UHS Marine Science Department Hosts its First “Walk on Water” Competition


Sydney Gaw

UHS Marine Science students attempt to walk across the UHS pool with their shoe design during the class periods of Jan. 12-13. The competition stimulated students’ knowledge in physics through a hands-on project.

Tracy Le, Staff Writer

In January, UHS Marine Science students were tasked with the impossible: to walk on water. The assignment, in which students were given two weeks to design and build their water-walking “shoes,” was part of a final project challenging students to apply their knowledge of water density to their flotation device. The Marine Science Department hosted its first “Walk on Water” competition to give the assignment a competitive aspect. Preliminary rounds took place on Jan. 12-13 during class periods, in which the group to make it across the pool in the fastest amount of time or travel the furthest distance moved onto the final round held on Jan. 24. Over 180 Marine Science students across eight class periods participated in this first-of-a-kind competition.

One junior, Lauren Doornbos, detailed the collaborative preparation leading up to the preliminary round.

“I thought my group worked well together,” Doornbos said. “We had a lot of fun brainstorming what would work and trying different ideas out.”

Many considered the event a success, as the project brought significant engagement from Marine Science students in their creation of numerous shoe variations.

“For its first year, I thought [the competition] went pretty well,” UHS Marine Science teacher Mrs. Ruby-Anne Lopez said. “There was lots of student engagement and investment — not just money, but students invested in doing the project.”

Doornbos recounted the unexpected number of shoes which sank during her class period’s preliminary round and the ensuing laughter which was embraced by many.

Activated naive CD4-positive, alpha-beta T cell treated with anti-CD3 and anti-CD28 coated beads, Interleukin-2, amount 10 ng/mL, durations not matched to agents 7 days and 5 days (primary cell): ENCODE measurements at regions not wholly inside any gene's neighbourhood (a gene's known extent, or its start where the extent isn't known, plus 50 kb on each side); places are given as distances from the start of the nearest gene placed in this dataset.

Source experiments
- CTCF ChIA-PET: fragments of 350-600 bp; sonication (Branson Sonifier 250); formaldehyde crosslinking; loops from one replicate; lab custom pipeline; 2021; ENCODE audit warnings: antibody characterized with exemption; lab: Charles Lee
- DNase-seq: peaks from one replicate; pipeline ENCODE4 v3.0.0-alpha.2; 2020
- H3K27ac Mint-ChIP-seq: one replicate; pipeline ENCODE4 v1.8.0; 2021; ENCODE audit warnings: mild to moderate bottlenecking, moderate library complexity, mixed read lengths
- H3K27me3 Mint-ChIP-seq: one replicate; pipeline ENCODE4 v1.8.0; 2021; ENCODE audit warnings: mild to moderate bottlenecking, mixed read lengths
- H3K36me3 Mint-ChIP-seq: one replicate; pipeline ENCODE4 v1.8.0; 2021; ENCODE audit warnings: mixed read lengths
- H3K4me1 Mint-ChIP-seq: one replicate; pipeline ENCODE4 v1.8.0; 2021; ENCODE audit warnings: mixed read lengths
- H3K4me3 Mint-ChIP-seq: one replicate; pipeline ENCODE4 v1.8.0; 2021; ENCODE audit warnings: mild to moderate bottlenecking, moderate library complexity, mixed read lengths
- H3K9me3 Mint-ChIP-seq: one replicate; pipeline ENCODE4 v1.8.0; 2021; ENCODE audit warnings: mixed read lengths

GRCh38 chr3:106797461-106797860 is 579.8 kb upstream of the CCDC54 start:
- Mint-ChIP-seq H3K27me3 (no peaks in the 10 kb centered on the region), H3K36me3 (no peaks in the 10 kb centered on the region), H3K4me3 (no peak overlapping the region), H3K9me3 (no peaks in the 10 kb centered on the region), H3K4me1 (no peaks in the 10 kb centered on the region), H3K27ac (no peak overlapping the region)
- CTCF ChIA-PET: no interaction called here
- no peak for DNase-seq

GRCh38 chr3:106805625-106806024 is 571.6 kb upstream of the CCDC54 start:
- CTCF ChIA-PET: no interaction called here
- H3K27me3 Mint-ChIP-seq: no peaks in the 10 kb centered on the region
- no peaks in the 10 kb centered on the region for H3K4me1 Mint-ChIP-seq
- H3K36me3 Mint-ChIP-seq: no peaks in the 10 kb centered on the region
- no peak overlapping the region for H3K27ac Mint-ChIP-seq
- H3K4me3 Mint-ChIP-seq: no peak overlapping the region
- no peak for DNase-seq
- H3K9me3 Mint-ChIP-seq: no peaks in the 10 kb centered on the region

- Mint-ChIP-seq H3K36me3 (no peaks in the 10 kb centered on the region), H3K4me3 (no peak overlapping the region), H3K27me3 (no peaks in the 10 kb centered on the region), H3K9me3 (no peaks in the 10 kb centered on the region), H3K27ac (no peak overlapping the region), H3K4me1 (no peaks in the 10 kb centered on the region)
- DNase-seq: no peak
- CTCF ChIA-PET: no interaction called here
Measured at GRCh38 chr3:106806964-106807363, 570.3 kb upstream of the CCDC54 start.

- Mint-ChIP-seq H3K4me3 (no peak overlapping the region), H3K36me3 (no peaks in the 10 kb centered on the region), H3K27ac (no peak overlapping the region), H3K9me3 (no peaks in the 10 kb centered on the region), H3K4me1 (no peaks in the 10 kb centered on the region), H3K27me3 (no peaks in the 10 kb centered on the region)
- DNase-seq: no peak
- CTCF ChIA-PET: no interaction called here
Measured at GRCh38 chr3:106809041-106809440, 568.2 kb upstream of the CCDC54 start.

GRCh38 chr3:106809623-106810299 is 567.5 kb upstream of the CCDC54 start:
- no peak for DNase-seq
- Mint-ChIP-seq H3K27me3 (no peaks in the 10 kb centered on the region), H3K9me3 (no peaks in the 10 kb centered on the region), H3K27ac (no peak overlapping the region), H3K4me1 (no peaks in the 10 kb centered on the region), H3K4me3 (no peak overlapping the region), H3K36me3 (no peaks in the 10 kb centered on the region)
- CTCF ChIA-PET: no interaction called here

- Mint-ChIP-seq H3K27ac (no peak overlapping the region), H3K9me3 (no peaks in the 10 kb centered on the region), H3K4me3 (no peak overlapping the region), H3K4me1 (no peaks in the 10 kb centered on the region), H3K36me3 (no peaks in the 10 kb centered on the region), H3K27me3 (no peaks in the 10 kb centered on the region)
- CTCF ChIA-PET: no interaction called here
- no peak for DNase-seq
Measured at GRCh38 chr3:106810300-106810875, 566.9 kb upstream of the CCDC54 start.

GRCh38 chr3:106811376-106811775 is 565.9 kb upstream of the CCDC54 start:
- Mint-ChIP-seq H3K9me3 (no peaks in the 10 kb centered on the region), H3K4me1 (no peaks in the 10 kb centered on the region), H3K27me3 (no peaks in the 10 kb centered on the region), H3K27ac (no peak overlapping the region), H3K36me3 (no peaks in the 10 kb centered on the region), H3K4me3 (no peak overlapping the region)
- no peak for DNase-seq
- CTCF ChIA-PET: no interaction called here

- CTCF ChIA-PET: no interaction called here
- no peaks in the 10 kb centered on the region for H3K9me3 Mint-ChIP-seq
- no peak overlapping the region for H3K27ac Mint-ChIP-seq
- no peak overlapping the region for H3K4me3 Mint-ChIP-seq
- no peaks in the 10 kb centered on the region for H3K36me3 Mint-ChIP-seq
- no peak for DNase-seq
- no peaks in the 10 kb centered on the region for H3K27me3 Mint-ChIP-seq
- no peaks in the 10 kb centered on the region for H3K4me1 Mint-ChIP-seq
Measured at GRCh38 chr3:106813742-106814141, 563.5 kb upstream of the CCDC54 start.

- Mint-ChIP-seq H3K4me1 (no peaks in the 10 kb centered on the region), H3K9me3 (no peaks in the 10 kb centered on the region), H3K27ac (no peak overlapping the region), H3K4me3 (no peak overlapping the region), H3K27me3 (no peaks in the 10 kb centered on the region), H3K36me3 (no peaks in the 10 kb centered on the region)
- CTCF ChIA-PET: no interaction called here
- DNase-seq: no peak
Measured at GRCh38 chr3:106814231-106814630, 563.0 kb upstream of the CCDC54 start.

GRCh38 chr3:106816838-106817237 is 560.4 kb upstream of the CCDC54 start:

“​​I liked when we all tested out the shoes,” Doornbos said. “Most didn’t work very well, which was funny to watch, but it was cool to see the people whose shoes worked make it across the pool.”

In the end, there could be only one victor in the UHS Marine Science Department which went to a group in Mrs. Lopez’s 6th-period class, consisting of seniors Noah Chin and Kuan Fu and juniors Carter Wen, Preston Murphy and Brooke Yeh.

Even though some groups did not achieve the outcome they expected, many had fun constructing and designing their dream water shoes alongside their peers.

“I think I’ve learned what works and doesn’t work and it would be cool to try again and get the shoe to work [next] time,” Doornbos said.

Mrs. Lopez enjoyed seeing her students’ perseverance and determination throughout the competition but wishes more time could be allotted to the construction of the shoes.

“Personally, I would love to do this again next year, but with more time given to students,” Mrs. Lopez said. “Going over basic physics concepts such as displacement would help students understand and be able to build their water shoes much more efficiently.”